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Ecuador: Ama la vida

Ecuador: Ama la vida is the government’s tourist slogan and translates as Ecuador: love life. Perhaps an overused phrase, but in my opinion, an accurate description of the people and culture. Ecuador is a friendly and welcoming place and while my trip was brief, I quickly became aware of the warmth of the people of Ecuador and their passion for enjoying life.

Little is known about Ecuadorian coffee due to the scarcity of it. However, some amazing cup profiles can be found in its rich terroir and it also offers some solid commercial coffees that could act as good blenders. In the specialty world Loja gains all the plaudits but this is not the only region in the country which produces top quality coffee. Loja is bordered on either side by El Oro & Zamora-Chinchipe, there is Carchi which borders Nariño, Colombia in the north-western part of the country, Pichincha which surrounds Quito, Manabí to the west, and of course, the infamous Galapagos islands. Although Manabí is better known for its commercial coffees and doesn’t have the altitude of the other regions, if you look hard enough you can find some specialty coffees of note.

The harvest for most of the coffee producing regions starts end of May/early June and winds up in September. The two exceptions are Carchi, which has two crops like its neighbour Nariño; and the Galapagos islands, which also has two harvests.

There are three main ports in the country: Guayaquil, Manta and Esmeraldas. Guayaquil is the main port and the most populous city in the country. The majority of the dry mills are located in Loja, Guyaquil & Quito.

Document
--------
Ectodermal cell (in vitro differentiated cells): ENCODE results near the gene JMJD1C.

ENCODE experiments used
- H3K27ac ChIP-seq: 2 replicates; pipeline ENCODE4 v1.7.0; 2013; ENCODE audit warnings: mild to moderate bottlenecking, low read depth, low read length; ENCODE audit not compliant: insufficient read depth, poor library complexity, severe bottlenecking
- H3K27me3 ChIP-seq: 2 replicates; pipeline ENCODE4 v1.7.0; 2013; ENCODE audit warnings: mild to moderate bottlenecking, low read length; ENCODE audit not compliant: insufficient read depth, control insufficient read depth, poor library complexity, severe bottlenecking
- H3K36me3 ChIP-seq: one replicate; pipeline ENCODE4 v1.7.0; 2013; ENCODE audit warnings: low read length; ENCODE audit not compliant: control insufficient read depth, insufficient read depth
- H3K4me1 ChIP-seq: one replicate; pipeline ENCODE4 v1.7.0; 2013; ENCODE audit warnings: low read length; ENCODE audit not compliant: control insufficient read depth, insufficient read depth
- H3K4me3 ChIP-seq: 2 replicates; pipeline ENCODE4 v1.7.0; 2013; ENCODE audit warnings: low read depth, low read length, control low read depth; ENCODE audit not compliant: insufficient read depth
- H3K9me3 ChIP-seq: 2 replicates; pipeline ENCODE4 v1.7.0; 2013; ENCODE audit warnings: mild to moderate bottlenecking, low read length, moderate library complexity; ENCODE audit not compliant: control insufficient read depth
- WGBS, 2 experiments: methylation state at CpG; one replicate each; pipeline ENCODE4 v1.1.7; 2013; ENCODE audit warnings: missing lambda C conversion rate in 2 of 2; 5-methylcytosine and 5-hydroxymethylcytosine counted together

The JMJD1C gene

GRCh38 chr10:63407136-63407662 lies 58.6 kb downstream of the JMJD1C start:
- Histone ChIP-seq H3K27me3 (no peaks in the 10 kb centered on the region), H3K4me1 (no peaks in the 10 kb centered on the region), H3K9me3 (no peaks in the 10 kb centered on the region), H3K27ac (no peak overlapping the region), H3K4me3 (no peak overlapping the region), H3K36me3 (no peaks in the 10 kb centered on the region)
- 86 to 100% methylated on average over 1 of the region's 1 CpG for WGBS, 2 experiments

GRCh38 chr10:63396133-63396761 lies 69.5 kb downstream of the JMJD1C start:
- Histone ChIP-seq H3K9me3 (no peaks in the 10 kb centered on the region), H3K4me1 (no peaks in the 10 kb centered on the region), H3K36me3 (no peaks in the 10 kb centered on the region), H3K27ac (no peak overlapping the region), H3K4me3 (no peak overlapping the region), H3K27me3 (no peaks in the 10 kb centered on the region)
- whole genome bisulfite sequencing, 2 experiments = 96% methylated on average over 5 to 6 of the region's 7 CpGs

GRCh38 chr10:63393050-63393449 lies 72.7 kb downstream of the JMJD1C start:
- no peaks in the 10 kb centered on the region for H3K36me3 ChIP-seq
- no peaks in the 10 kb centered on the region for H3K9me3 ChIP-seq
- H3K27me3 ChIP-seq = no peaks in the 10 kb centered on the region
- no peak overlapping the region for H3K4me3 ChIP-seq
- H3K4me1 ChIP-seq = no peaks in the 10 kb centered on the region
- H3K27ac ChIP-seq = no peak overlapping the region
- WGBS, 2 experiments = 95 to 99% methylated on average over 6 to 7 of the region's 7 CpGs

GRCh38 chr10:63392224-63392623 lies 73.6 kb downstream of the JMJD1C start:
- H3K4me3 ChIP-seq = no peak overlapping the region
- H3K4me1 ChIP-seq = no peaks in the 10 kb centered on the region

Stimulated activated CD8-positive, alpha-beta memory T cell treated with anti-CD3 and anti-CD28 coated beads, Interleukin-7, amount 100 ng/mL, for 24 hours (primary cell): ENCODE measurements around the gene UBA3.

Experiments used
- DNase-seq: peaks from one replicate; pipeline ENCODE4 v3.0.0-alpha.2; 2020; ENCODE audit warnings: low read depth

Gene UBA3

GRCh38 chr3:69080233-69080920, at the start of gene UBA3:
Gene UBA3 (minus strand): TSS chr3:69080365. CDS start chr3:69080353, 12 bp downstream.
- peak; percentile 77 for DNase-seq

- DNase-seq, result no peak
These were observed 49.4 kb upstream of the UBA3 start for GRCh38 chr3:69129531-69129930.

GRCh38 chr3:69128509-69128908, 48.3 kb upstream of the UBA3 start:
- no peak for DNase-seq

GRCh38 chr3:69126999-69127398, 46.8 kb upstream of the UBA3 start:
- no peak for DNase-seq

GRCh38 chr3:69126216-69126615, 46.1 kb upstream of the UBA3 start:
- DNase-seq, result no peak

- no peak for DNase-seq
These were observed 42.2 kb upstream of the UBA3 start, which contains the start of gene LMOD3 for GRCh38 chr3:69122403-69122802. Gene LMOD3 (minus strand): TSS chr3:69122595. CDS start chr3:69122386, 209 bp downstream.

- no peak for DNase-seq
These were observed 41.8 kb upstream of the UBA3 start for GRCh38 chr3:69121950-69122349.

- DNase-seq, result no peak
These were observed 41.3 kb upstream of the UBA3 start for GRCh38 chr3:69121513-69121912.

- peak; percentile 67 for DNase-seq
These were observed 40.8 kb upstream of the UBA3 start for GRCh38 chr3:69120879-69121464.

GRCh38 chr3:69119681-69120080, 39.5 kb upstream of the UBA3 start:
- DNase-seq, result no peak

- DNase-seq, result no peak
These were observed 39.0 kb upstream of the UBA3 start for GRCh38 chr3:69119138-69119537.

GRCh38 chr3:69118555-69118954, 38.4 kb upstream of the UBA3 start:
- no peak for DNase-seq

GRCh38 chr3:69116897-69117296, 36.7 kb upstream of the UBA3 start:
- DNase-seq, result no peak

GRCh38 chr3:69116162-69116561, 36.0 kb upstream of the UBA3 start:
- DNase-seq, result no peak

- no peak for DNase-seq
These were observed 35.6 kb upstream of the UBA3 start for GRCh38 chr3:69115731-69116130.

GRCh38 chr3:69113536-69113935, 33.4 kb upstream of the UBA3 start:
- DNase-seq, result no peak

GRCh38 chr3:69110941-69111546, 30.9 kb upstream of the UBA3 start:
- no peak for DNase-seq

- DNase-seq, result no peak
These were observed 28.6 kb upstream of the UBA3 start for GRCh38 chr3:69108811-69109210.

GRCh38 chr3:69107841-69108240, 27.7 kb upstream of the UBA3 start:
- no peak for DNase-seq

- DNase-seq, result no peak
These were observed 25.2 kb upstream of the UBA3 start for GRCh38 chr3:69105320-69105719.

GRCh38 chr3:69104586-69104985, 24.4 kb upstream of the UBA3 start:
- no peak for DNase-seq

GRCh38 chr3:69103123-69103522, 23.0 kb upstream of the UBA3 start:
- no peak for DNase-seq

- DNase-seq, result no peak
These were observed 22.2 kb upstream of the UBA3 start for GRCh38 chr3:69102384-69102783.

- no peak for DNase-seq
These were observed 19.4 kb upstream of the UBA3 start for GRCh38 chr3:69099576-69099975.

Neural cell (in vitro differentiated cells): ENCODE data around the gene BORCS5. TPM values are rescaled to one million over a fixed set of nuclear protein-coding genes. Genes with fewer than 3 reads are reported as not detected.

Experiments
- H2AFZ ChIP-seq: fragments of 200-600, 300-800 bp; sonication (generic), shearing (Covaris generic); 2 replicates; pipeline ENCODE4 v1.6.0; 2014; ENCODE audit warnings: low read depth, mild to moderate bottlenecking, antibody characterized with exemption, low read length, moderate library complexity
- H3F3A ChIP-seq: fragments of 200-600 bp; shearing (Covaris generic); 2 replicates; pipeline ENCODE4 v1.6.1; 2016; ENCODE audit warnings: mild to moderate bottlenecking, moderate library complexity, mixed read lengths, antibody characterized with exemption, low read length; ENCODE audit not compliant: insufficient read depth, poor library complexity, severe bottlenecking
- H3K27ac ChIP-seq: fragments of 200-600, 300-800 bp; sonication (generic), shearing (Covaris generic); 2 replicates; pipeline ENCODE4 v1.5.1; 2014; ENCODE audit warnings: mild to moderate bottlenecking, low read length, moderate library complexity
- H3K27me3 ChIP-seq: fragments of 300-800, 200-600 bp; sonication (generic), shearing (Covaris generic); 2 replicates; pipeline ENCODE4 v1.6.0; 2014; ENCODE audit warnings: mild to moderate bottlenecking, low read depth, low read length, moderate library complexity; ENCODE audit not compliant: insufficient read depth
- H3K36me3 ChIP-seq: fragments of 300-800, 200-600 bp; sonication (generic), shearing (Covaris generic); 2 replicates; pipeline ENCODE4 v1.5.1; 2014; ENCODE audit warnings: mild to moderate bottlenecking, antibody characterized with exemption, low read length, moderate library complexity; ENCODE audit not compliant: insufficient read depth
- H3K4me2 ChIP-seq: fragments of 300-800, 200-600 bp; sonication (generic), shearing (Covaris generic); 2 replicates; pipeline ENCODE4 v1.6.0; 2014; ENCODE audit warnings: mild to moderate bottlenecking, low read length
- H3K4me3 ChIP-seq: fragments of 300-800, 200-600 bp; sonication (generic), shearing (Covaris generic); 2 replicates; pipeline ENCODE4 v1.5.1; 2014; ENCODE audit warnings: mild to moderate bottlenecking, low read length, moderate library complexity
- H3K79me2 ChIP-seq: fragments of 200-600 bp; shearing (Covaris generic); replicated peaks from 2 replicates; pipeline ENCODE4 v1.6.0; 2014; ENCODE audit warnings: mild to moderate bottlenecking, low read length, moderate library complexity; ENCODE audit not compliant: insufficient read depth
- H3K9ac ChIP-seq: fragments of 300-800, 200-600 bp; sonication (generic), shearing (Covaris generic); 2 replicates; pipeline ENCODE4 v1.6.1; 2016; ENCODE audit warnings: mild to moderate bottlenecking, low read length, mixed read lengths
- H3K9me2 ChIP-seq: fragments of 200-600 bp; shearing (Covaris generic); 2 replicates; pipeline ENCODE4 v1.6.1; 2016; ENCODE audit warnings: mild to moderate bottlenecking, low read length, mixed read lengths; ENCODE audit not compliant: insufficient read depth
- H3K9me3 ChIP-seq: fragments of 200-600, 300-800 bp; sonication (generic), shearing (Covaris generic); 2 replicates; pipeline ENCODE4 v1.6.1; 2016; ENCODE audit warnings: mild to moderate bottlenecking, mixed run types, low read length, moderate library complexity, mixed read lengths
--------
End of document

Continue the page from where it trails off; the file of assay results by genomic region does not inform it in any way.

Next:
A salient fact about Ecuador is that most of its coffee is naturally processed. Don’t get too excited though because the vast majority of these naturals are lower quality arabicas destined for instant coffee. Ecuador is in fact the 4th biggest exporter of instant coffee in the world and thus a great deal of its commercial coffees goes to the instant manufacturers. However, to focus on this aspect would do the other regions a great disservice. As the results of the cupping competitions show, quality is on the up and focus on post harvest processing is translating into better cup profiles.

I was lucky to be exposed to a wide variety of single estates, cooperatives, and exporters. I attended the Macrorrueda show which in essence, is speed dating for exporters and international buyers. In total, I met 25 different coffee people of different capacities and expertise. The key takeaway was the passion of the producers and their thirst for knowledge. I was quite surprised as many of the people I spoke with did have an export licence but had never exported coffee before. The export side of the industry seems to be opening up and becoming more fragmented as traditionally the export of coffee was concentrated in the hands of a few firms. This presents great opportunities and new access to producer groups, but many still have some aspects to tweak and things to learn before they are ready for exporting. Certainly some exciting prospects for the future, but only a handful are ready to export this season’s (2017/2018) crop.

Due to heavy rain in March and April time the 2017 harvest has been delayed by 4-6 weeks. I visited some lower altitude farms in Manabí and they were expecting the harvest time to start mid-July. Coupled with the earthquake that occurred there in mid-April, it has been a tough year for not just coffee producers but everyone in the country.

In summary, Ecuador is an exciting origin on the up. We look forward to exposing you to its producing regions and cup profiles. The growers and exporters I met are all eager to put Ecuador on the specialty coffee map and highlight its rich terroir. Towards the end of summer when we have a range of samples, we will be holding a grand cupping session. Date to be decided but likely the end of July/early August. Watch this space!

All the best,

Henry